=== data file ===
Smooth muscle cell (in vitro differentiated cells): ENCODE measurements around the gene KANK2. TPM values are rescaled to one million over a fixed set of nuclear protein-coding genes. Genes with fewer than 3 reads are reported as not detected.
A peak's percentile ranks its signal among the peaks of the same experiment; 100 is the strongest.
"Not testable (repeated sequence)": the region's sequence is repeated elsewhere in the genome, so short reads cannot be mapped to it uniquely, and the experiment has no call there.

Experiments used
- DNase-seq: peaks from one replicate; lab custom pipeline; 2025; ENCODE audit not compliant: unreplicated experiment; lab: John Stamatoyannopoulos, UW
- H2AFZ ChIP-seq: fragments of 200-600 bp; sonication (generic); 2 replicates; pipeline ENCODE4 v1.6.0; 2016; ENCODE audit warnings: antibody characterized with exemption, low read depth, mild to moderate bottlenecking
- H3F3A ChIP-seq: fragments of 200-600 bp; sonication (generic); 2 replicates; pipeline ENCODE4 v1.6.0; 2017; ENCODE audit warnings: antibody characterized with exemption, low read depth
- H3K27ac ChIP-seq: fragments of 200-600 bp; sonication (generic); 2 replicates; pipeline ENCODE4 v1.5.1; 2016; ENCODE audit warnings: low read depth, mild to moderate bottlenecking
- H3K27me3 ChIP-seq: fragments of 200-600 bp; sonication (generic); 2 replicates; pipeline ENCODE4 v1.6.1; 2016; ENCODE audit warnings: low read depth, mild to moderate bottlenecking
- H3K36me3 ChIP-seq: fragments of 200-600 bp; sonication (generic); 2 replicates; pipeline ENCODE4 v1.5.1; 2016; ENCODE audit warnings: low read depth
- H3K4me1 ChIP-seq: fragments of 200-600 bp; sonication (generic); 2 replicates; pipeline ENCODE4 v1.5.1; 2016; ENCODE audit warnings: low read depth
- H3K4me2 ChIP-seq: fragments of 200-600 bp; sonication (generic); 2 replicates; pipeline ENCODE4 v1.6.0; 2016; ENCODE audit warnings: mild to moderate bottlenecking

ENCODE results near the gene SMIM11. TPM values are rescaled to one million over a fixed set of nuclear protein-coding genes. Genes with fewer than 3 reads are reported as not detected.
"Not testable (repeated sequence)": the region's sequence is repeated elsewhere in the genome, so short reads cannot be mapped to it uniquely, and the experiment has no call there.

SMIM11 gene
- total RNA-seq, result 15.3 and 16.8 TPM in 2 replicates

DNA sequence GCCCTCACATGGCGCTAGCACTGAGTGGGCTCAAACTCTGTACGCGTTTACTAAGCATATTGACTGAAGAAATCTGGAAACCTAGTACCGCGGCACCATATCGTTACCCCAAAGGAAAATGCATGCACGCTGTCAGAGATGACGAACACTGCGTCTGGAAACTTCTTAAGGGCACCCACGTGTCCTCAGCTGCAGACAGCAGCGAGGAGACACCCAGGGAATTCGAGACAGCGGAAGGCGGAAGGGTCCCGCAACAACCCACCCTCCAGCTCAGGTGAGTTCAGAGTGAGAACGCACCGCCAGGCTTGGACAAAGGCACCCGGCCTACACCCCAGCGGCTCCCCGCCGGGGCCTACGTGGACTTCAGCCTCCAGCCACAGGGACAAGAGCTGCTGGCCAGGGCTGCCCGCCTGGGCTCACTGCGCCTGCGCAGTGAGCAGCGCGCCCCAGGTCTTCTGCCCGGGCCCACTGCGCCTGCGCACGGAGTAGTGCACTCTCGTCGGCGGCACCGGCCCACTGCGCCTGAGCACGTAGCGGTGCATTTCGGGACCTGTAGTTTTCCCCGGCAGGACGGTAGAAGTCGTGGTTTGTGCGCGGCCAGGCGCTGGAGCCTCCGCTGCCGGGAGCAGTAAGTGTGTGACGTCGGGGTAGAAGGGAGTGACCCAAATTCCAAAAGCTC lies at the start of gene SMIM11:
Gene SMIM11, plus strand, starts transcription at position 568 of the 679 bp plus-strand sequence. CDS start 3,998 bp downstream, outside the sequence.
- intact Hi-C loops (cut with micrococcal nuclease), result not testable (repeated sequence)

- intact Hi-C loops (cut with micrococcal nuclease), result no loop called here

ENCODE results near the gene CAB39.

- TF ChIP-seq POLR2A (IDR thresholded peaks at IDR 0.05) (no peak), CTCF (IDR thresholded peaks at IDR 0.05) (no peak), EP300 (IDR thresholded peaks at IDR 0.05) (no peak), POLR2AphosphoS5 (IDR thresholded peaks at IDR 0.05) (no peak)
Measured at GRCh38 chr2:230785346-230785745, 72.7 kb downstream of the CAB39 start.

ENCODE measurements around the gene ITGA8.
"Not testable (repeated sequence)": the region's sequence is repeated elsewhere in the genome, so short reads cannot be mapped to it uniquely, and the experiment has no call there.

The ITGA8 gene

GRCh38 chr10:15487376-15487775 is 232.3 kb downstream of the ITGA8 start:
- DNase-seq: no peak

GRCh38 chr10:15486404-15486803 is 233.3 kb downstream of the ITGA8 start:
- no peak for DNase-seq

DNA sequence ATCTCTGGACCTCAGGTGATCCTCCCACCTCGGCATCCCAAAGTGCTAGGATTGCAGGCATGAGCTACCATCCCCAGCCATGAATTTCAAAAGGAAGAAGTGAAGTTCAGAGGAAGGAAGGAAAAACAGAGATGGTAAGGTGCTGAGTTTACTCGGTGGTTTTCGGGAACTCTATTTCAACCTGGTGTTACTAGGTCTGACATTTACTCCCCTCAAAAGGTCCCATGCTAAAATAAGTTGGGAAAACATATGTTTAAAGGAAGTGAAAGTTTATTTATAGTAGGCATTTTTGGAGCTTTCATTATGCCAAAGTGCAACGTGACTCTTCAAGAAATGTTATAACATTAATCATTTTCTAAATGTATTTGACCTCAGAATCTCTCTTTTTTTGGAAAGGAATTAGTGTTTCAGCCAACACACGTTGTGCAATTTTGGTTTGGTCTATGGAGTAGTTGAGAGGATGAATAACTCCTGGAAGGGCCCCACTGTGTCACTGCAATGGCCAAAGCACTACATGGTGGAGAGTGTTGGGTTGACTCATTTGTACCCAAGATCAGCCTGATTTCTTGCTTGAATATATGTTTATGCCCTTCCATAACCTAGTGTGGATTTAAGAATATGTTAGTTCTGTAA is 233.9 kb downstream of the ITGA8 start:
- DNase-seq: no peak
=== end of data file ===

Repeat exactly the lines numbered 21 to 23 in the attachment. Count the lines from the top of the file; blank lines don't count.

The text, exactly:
ENCODE results near the gene CAB39.

- TF ChIP-seq POLR2A (IDR thresholded peaks at IDR 0.05) (no peak), CTCF (IDR thresholded peaks at IDR 0.05) (no peak), EP300 (IDR thresholded peaks at IDR 0.05) (no peak), POLR2AphosphoS5 (IDR thresholded peaks at IDR 0.05) (no peak)
Measured at GRCh38 chr2:230785346-230785745, 72.7 kb downstream of the CAB39 start.